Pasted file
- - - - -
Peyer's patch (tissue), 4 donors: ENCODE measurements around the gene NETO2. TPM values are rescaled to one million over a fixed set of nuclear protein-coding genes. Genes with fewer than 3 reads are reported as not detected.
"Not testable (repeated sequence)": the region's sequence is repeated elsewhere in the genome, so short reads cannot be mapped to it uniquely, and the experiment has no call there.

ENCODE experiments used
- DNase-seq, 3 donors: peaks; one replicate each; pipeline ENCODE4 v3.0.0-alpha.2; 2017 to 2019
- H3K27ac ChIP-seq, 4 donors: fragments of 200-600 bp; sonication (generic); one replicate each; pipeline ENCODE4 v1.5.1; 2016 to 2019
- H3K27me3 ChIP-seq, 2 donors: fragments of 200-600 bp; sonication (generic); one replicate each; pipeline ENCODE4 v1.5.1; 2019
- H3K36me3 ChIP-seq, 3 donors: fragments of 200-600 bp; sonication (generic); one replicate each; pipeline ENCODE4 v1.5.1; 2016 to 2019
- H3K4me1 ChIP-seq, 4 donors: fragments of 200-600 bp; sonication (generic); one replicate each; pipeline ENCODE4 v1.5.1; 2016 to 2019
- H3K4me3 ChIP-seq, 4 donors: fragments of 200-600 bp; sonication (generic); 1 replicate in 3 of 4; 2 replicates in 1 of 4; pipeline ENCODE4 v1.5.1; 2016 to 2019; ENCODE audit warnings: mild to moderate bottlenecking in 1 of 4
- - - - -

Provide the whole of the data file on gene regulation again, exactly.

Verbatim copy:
Peyer's patch (tissue), 4 donors: ENCODE measurements around the gene NETO2. TPM values are rescaled to one million over a fixed set of nuclear protein-coding genes. Genes with fewer than 3 reads are reported as not detected.
"Not testable (repeated sequence)": the region's sequence is repeated elsewhere in the genome, so short reads cannot be mapped to it uniquely, and the experiment has no call there.

ENCODE experiments used
- DNase-seq, 3 donors: peaks; one replicate each; pipeline ENCODE4 v3.0.0-alpha.2; 2017 to 2019
- H3K27ac ChIP-seq, 4 donors: fragments of 200-600 bp; sonication (generic); one replicate each; pipeline ENCODE4 v1.5.1; 2016 to 2019
- H3K27me3 ChIP-seq, 2 donors: fragments of 200-600 bp; sonication (generic); one replicate each; pipeline ENCODE4 v1.5.1; 2019
- H3K36me3 ChIP-seq, 3 donors: fragments of 200-600 bp; sonication (generic); one replicate each; pipeline ENCODE4 v1.5.1; 2016 to 2019
- H3K4me1 ChIP-seq, 4 donors: fragments of 200-600 bp; sonication (generic); one replicate each; pipeline ENCODE4 v1.5.1; 2016 to 2019
- H3K4me3 ChIP-seq, 4 donors: fragments of 200-600 bp; sonication (generic); 1 replicate in 3 of 4; 2 replicates in 1 of 4; pipeline ENCODE4 v1.5.1; 2016 to 2019; ENCODE audit warnings: mild to moderate bottlenecking in 1 of 4